Essential Tremor Press Releases
YouTube videos can inaccurately depict Parkinson’s disease and other movement disorders
Wednesday, Sep 21, 2011
After reviewing the most frequently watched YouTube videos about movement disorders, a group of neurologists found that the people in the videos often do not have a movement disorder. As described in a Letter to the Editor in this week’s New England Journal of Medicine, such medical misinformation may confuse patients seeking health information and advice online.
Internationally Acclaimed Pianist Gives Thanks to the National Institutes of Health for Innovative Treatment That Enabled His Comeback
Friday, Nov 12, 2004
Maestro Leon Fleisher, one of the world's most renowned classical pianists and three-time Grammy-nominee, will perform selections from his critically acclaimed new CD "Two Hands" at a pre-Thanksgiving event at the National Institutes of Health (NIH). More than 40 years ago, at the height of his career, Mr. Fleisher lost the use of his right hand to dystonia, the third most common neurological movement disorder after Parkinson's disease and essential tremor. He could no longer play the piano with both hands and the frequently misdiagnosed disorder severely impeded his performance of everyday tasks. About 10 years ago, physicians at the NIH were able to diagnose the problem as a focal dystonia and start him on a therapy which helped to reverse the condition.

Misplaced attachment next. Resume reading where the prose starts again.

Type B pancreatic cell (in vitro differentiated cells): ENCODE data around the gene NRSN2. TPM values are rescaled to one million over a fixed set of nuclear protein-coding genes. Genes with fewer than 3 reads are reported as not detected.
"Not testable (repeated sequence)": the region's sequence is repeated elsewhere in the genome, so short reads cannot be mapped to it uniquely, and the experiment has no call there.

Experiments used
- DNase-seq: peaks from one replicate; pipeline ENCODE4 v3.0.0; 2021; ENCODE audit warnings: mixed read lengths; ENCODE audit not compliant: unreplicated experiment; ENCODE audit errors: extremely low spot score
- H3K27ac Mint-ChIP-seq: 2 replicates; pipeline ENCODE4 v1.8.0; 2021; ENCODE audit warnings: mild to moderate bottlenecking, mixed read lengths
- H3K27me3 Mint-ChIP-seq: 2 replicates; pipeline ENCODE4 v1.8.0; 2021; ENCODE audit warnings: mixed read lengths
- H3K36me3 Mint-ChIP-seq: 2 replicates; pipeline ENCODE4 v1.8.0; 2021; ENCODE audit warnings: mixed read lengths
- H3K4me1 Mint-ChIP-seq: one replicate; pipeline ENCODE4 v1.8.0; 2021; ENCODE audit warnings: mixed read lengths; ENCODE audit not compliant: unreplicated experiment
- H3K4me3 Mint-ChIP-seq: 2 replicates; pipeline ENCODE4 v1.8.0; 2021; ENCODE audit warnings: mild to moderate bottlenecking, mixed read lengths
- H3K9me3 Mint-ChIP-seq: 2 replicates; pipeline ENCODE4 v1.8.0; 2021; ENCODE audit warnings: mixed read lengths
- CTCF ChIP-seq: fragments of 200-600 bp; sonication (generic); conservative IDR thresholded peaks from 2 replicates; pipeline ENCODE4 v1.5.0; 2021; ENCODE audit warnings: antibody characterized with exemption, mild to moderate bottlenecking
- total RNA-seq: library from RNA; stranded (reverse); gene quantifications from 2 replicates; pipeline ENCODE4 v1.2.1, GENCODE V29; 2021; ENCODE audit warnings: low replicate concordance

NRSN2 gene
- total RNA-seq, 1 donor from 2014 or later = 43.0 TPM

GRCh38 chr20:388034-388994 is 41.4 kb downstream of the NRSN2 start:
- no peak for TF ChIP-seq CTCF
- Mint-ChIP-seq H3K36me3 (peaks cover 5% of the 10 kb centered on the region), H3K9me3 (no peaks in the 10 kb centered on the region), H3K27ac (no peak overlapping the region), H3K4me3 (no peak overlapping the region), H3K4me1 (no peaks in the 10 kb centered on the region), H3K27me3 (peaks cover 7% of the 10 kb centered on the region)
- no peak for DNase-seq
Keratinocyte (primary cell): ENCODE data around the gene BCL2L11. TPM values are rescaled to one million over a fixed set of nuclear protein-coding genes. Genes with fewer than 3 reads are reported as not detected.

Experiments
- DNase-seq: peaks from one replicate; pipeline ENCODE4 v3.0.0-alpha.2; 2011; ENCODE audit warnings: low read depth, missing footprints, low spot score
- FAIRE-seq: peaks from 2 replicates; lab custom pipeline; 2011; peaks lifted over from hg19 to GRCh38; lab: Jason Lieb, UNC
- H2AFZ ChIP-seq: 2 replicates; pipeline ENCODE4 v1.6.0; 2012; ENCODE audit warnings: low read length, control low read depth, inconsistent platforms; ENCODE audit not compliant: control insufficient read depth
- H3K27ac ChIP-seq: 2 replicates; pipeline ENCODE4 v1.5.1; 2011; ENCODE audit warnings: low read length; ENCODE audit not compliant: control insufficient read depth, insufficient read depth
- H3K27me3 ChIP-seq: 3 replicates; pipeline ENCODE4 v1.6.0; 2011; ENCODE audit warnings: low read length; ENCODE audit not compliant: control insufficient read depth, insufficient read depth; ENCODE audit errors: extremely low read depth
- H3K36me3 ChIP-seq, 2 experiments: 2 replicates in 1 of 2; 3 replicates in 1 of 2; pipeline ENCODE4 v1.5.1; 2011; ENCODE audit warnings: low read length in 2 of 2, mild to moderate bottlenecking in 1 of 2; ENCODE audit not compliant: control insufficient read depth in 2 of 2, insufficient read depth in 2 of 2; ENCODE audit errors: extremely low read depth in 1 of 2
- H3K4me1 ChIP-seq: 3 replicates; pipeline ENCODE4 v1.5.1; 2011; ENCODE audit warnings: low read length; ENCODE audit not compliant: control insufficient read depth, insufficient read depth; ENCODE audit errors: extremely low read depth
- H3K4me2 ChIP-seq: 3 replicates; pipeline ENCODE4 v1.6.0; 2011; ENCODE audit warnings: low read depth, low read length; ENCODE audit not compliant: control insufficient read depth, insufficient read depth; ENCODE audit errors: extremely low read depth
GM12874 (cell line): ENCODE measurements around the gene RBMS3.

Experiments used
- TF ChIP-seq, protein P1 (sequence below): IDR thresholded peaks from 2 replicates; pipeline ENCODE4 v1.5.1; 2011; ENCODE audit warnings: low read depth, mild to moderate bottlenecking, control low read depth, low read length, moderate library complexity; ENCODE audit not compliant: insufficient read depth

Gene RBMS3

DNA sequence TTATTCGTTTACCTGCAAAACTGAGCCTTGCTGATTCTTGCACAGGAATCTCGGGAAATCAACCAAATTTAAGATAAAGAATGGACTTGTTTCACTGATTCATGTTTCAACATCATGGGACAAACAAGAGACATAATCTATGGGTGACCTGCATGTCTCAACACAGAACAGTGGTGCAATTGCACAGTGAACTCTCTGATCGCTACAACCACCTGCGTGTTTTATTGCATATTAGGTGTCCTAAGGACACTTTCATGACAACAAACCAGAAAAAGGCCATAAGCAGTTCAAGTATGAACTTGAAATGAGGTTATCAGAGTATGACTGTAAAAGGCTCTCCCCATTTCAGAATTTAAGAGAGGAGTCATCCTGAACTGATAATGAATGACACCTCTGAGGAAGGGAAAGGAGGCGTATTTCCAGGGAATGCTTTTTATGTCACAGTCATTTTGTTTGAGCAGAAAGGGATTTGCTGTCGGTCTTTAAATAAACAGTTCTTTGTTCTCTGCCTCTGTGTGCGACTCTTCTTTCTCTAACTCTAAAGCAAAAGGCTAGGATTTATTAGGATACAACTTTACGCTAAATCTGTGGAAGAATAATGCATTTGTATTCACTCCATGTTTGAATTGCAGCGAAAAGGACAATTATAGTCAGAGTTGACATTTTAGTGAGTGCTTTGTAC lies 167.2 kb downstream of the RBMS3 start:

Gene Locus Found for Essential Tremor Disorder
Friday, Nov 7, 1997
Researchers from the National Institute of Neurological Disorders and Stroke have located a gene locus responsible for the most common human movement disorder, essential tremor (ET). In an article in the November 1997 issue of Movement Disorders, Joseph J. Higgins, M.D., Lana T. Pho, and Linda E. Nee, M.S.W., report how they traced the gene to the short arm of chromosome 2.